All Blacks fans uncertain as the Robertson era begins, England confident ahead of 1st test

WELLINGTON, New Zealand (AP) — After waiting almost 17 months, New Zealanders will finally get to see what All Blacks rugby looks like under new head coach Scott Robertson when New Zealand takes on England in the first of two tests at Dunedin on Saturday.

Robertson was appointed in March of last year to succeed Ian Foster as head coach but had to wait until after the 2023 World Cup final in October — in which New Zealand lost by one point to South Africa — to take up his post.

During his long regency, Robertson has had time to deeply consider how he will go about things and on Thursday he unveiled his first All Blacks team to give early notice of his intentions. He has come up with a form selection, showing no special allegiance to the Christchurch-based Crusaders who he led to seven Super Rugby titles.

Through that period in which the Crusaders dominated domestic rugby, fans had a chance to assess how Robertson operates as a coach, how teams under him play, what might be his style.

His laid back demeanor hides an astute rugby brain and competitive nature. He may not be an outstanding technical coach but he has the ability to assemble and use assistants with technical skills. His talent is to empower players individually to develop their own talents and teams to work exceptionally well in concert.

“You’ve got to enjoy it. That’s one thing I’ve been able to do throughout my career,” Robertson said. “You’ve got to be able to enjoy the energy that’s created with the people and with Kiwis getting behind it.”

This weekend the venue is in New Zealand’s south island.

“It’s Dunedin, the bottom of the south (island), the bottom of the world really in test terms,” he said. “You’ve got to enjoy it.”

There is considerable anticipation and apprehension among All Blacks fans over Saturday’s match, an uncertainty over what a new era might hold. But one thing is certain, Robertson knows how to win; his teams are flexible, adaptive and able to find a way in the most difficult circumstances.

Optimistic England

England is becoming a very strong and skillful side under head coach Steve Borthwick, who also is at an early stage of his career in charge of an international team. Borthwick also has learned the knack of bringing the best out of players and England has been on a steady upward curve under his guidance.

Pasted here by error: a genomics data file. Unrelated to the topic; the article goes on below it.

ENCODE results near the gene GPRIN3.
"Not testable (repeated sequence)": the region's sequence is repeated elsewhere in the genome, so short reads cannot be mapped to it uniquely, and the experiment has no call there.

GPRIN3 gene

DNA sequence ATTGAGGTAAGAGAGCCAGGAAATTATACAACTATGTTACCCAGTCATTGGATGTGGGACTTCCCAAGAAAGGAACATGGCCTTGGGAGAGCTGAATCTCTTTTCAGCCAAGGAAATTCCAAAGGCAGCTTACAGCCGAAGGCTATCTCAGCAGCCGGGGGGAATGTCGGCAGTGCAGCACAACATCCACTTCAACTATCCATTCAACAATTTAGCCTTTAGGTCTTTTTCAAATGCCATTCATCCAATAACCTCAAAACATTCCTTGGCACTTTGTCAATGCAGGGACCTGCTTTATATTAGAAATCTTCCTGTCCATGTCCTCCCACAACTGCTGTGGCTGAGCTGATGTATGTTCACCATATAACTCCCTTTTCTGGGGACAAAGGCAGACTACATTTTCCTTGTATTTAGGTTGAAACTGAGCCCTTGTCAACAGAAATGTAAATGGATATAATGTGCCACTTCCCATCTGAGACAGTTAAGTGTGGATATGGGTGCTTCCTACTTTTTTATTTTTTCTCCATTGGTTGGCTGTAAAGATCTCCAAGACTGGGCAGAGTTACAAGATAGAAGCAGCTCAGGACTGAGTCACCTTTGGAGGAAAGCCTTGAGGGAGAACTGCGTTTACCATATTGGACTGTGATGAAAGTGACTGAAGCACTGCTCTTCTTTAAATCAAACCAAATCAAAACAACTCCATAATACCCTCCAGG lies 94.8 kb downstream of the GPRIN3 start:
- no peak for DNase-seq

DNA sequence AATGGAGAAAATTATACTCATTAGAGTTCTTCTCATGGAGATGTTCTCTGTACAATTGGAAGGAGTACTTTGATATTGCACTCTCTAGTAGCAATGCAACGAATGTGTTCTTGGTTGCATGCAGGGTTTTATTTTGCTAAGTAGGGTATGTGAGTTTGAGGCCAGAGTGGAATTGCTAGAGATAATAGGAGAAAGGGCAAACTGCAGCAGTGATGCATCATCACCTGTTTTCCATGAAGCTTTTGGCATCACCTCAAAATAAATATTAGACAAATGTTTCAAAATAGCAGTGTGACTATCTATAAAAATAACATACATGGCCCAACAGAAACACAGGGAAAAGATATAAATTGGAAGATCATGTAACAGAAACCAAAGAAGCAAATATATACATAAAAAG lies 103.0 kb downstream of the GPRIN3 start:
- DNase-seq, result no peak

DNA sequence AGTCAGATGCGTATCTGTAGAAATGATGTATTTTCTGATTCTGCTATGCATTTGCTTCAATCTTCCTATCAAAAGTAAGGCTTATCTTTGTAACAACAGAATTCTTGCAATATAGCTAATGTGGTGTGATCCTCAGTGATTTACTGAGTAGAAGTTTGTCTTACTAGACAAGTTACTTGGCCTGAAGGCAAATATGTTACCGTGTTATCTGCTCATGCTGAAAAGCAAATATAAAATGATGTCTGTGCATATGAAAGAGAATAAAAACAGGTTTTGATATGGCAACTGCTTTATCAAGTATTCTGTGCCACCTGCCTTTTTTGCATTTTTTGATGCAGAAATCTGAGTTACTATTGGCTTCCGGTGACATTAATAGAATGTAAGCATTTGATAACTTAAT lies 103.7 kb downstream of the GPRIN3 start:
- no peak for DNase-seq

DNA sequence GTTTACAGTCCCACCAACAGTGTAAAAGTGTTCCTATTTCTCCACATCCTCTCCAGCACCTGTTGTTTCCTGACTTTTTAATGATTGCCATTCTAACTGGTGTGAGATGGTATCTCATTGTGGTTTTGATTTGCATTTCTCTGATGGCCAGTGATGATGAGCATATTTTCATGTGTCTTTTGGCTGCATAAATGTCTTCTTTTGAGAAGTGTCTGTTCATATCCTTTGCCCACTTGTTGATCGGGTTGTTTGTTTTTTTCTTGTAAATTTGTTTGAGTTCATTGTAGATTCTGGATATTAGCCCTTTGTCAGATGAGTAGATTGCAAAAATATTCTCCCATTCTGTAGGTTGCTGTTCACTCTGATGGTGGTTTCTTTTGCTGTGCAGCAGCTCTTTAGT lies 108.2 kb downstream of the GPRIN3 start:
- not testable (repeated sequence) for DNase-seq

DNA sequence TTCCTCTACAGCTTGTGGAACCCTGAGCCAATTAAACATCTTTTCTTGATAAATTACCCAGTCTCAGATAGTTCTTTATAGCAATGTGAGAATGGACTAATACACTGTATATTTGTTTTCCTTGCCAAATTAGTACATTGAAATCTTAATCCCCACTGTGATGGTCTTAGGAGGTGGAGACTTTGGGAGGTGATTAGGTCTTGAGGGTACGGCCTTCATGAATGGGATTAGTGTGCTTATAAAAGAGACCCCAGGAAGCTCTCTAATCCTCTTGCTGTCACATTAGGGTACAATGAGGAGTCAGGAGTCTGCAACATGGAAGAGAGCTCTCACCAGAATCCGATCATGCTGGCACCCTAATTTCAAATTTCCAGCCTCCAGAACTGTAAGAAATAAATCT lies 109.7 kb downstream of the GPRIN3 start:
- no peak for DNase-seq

England has been unashamedly confident about its prospects on Saturday while New Zealanders have been diffident. Captain Jamie George says England is ready to beat the All Blacks in New Zealand for the first time in 21 years, based on their most recent results against the All Blacks — a win and a draw — and the example of the 2017 British and Irish Lions who drew their three-test series in New Zealand.

“The message then was that by the end of that series they are going to know who we are. That is certainly the message again from me and this England team,” George said. “Walk towards it, embrace it, love it. What an amazing opportunity we have got here. It was 2003 the last time England won here.

“We were at a charity dinner before we left and they were asking Steve Borthwick about being on that tour. I said to the boys: ‘We’ve got an opportunity to do something really special so that in 20 years’ time they are going to be asking us about the victory.’”

England drew with New Zealand when the teams last met at Twickenham in 2022 and beat the All Blacks in the semifinals of the 2019 World Cup, matches from which George draws inspiration. Most recently, England beat Japan 52-13 in Tokyo.

“We’re as well prepared as we ever have been in terms of trying to make players who haven’t played against New Zealand aware of what it’s about,” George said. “Looking back to 2019 that’s one of the best games I’ve ever been a part of.

“Sometimes with special occasions like that it allows you to go to a place you never thought you were capable of going. We’re going to need to go to some dark places to get a win in Dunedin.”


AP rugby:

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